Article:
What’s The Difference?

Meth and Adderall are chemically similar, and they even have some similar effects and side effects. However, the biggest difference between the two is power. Methamphetamines are much more potent than Adderall. Meth can cause much more intense stimulating effects than Adderall. While meth can cause an intense euphoric rush, Adderall may only boost your mood and keep you alert. When you smoke meth, large amounts can reach the brain quickly, leading to a powerful high within minutes. Adderall can take 20 to 30 minutes to take effect. That makes it easier to binge meth. 

Meth is also more likely to be abused and for abuse to lead to dependence and addiction. While Adderall can cause chemical dependence after a period of regular use, it’s unlikely to cause the severe physical and psychological addiction that’s seen in meth. Plus, meth is typically used by people who are seeking a recreational high. It’s widely considered “hard” drug use. If Adderall is misused, it’s usually because they believe it can enhance academic or athletic performance.

How Are They Used?

Though Adderall and meth are both amphetamines, they’re used for different purposes. Today, Adderall is used to treat attention-deficit/hyperactivity disorder (ADHD), which is among the most common diagnoses among children. Adderall may also be used to treat narcolepsy since the drug can help keep you awake and alert throughout the day. Adderall is commonly prescribed in the United States, along with other stimulant medications like Ritalin. The drug can improve focus, attention, and alertness in children and adults that have ADHD. Children who are treated with medications like Adderall show improvements in managing ADHD symptoms, but they also experience more side effects like sleep problems and chemical dependence.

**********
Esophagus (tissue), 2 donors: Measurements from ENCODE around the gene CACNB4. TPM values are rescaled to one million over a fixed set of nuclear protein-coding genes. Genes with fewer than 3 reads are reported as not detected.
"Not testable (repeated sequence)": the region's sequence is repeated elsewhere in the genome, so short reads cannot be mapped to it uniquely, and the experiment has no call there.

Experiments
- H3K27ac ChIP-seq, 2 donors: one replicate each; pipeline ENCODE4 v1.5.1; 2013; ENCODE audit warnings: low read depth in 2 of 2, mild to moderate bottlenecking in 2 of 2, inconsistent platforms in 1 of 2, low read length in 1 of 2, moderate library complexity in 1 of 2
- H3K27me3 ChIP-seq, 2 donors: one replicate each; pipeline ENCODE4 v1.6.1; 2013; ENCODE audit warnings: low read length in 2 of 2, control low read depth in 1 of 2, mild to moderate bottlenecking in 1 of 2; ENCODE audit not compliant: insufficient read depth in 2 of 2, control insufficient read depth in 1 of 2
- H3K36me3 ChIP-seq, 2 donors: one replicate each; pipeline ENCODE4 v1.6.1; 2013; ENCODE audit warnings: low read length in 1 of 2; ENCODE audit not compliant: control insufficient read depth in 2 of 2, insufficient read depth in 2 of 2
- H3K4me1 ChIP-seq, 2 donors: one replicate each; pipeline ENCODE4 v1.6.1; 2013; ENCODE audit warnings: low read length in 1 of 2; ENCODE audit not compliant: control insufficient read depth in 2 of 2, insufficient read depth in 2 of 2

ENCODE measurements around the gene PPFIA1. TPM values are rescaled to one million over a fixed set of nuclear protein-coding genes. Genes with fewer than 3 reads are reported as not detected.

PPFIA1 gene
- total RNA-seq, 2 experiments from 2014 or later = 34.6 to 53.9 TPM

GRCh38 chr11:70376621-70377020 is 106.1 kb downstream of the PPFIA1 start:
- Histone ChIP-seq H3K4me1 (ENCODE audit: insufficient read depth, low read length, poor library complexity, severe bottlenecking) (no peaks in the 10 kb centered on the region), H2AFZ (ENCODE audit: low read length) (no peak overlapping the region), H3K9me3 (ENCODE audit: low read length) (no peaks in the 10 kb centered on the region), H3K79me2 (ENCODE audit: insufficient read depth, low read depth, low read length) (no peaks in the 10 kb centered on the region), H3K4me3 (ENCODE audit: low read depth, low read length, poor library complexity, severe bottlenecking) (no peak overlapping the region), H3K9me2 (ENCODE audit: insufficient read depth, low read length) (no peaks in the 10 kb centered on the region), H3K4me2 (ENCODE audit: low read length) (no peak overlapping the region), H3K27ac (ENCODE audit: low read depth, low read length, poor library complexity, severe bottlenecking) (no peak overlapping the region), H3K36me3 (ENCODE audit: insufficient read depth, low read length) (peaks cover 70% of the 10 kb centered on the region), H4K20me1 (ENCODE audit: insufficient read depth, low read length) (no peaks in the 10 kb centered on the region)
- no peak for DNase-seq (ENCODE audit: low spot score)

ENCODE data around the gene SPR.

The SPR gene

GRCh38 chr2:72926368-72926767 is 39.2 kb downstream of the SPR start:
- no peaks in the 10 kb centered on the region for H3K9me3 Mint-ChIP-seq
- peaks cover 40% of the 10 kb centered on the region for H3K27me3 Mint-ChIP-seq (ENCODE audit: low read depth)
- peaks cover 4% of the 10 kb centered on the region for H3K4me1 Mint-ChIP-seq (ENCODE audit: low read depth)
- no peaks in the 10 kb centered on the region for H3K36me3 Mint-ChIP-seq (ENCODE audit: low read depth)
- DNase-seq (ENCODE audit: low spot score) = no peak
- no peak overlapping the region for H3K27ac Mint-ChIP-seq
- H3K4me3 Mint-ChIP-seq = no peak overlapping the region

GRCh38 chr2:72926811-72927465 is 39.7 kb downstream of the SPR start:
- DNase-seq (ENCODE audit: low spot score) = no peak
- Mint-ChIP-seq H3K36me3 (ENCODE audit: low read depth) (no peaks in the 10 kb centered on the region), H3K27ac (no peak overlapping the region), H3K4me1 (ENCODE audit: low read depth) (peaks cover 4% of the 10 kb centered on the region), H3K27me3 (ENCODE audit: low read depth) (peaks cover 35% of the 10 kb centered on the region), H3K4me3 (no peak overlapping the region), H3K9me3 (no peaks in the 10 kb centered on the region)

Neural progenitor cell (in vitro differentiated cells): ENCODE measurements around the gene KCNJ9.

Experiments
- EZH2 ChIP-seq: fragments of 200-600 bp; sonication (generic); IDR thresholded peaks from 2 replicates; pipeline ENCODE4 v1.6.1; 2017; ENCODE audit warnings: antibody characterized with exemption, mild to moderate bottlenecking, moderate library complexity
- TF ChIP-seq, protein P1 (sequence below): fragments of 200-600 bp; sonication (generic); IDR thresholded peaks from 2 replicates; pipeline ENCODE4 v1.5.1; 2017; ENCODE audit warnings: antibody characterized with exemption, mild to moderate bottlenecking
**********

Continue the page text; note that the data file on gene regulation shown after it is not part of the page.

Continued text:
People with ADHD are thought to have lower levels of dopamine in their system, which causes them to subconsciously seek stimulation. This can make it difficult to focus on certain tasks, and it can cause one to avoid tasks that take sustained focus. When left untreated, ADHD can lead to struggling grades and work performance, social issues, and other complications. Increasing the levels of dopamine in the brain is thought to improve focus by providing the rewarding chemical at normal levels. 

Methamphetamine is much less common as a medication. In the U.S., a form of meth called dextromethamphetamine hydrochloride is sold as a prescription medication under the name Desoxyn. It’s primarily used to treat obesity in both children and adults. Like other stimulants, meth can act as an appetite suppressant, which can help control cravings that can contribute to obesity. 

However, meth was once used more frequently as a diet pill and a way to improve focus until its chemical and psychological addictive side effects become more apparent. It was categorized as a Schedule II drug in the Controlled Substances Act. As a Schedule II drug, it’s considered to have some medical uses, but it also has a high potential for misuse.